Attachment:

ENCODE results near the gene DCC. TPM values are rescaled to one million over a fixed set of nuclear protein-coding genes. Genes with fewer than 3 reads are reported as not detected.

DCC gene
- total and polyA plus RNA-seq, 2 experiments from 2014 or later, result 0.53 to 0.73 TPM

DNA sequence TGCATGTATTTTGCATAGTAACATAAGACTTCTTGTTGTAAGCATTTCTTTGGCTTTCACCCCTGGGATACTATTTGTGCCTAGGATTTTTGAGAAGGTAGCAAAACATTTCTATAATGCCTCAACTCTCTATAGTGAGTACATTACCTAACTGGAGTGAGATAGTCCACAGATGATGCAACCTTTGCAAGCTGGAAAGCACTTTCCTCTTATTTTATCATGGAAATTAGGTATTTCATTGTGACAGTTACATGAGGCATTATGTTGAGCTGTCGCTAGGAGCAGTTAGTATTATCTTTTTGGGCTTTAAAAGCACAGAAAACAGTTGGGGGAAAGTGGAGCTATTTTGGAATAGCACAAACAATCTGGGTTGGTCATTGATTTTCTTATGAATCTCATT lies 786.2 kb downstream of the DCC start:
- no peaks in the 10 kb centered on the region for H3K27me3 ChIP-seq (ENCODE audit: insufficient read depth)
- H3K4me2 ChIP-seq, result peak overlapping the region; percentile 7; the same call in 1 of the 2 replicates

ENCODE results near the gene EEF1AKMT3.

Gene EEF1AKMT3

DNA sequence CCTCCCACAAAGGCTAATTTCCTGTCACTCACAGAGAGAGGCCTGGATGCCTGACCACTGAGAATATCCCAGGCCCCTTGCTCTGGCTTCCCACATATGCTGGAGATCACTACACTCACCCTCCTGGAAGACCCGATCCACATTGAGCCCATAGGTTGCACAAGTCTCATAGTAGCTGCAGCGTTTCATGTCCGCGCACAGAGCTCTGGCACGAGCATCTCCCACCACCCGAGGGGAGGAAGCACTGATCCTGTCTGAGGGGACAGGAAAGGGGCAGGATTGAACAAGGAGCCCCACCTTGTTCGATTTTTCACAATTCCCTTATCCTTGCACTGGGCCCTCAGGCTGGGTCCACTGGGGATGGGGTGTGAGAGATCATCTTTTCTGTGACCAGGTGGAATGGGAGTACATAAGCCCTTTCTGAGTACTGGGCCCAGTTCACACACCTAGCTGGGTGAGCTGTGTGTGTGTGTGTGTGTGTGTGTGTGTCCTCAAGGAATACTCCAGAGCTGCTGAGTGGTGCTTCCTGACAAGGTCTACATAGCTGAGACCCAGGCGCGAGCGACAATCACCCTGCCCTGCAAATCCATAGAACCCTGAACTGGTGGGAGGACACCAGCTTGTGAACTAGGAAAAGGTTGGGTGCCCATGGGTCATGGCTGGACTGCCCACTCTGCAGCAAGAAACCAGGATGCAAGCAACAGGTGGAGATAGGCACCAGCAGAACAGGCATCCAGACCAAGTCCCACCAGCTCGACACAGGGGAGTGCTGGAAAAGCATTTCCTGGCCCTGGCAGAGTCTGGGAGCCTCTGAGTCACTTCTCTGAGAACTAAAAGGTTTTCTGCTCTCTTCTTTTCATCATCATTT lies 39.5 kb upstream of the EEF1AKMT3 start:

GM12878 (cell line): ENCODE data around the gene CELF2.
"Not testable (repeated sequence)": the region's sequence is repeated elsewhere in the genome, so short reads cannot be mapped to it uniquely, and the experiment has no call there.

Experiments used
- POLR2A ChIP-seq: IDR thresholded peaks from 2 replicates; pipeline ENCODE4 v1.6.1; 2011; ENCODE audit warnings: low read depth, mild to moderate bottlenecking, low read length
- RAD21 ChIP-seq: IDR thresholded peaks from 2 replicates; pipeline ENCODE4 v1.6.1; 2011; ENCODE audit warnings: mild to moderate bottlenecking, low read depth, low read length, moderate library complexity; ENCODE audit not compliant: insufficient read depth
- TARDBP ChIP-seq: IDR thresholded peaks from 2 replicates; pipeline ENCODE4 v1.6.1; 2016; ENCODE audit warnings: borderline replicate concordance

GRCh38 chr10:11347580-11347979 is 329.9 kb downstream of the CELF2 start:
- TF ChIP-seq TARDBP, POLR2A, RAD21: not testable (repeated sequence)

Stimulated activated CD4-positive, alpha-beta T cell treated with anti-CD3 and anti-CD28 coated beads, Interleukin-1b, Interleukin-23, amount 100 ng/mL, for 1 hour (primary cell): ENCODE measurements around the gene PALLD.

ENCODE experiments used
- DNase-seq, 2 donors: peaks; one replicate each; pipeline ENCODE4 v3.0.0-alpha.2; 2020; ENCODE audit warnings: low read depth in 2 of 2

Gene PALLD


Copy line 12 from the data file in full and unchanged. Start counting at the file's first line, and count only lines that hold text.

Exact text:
Experiments used